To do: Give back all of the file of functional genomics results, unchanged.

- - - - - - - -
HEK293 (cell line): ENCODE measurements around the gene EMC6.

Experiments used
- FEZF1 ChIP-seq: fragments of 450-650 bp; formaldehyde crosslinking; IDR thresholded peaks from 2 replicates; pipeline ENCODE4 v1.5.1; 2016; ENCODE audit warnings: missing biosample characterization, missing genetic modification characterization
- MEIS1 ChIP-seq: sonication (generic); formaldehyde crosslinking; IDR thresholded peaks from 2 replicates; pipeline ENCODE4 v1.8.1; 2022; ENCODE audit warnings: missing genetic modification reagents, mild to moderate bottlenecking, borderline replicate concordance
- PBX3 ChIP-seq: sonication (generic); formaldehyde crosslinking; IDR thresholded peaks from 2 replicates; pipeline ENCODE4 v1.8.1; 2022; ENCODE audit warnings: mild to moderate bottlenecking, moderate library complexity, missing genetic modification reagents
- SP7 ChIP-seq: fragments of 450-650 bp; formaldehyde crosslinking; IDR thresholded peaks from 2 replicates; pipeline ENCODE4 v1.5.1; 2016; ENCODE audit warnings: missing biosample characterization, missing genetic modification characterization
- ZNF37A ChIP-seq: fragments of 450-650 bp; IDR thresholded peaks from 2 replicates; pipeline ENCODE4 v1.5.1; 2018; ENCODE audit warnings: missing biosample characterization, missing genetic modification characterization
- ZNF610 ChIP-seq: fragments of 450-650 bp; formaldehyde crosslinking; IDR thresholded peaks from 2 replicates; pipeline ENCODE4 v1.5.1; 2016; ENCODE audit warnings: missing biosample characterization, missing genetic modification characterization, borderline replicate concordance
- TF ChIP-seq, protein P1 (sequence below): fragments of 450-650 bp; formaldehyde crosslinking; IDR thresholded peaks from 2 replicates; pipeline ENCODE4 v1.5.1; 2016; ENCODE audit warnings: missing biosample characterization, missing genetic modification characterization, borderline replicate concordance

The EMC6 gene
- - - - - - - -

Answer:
HEK293 (cell line): ENCODE measurements around the gene EMC6.

Experiments used
- FEZF1 ChIP-seq: fragments of 450-650 bp; formaldehyde crosslinking; IDR thresholded peaks from 2 replicates; pipeline ENCODE4 v1.5.1; 2016; ENCODE audit warnings: missing biosample characterization, missing genetic modification characterization
- MEIS1 ChIP-seq: sonication (generic); formaldehyde crosslinking; IDR thresholded peaks from 2 replicates; pipeline ENCODE4 v1.8.1; 2022; ENCODE audit warnings: missing genetic modification reagents, mild to moderate bottlenecking, borderline replicate concordance
- PBX3 ChIP-seq: sonication (generic); formaldehyde crosslinking; IDR thresholded peaks from 2 replicates; pipeline ENCODE4 v1.8.1; 2022; ENCODE audit warnings: mild to moderate bottlenecking, moderate library complexity, missing genetic modification reagents
- SP7 ChIP-seq: fragments of 450-650 bp; formaldehyde crosslinking; IDR thresholded peaks from 2 replicates; pipeline ENCODE4 v1.5.1; 2016; ENCODE audit warnings: missing biosample characterization, missing genetic modification characterization
- ZNF37A ChIP-seq: fragments of 450-650 bp; IDR thresholded peaks from 2 replicates; pipeline ENCODE4 v1.5.1; 2018; ENCODE audit warnings: missing biosample characterization, missing genetic modification characterization
- ZNF610 ChIP-seq: fragments of 450-650 bp; formaldehyde crosslinking; IDR thresholded peaks from 2 replicates; pipeline ENCODE4 v1.5.1; 2016; ENCODE audit warnings: missing biosample characterization, missing genetic modification characterization, borderline replicate concordance
- TF ChIP-seq, protein P1 (sequence below): fragments of 450-650 bp; formaldehyde crosslinking; IDR thresholded peaks from 2 replicates; pipeline ENCODE4 v1.5.1; 2016; ENCODE audit warnings: missing biosample characterization, missing genetic modification characterization, borderline replicate concordance

The EMC6 gene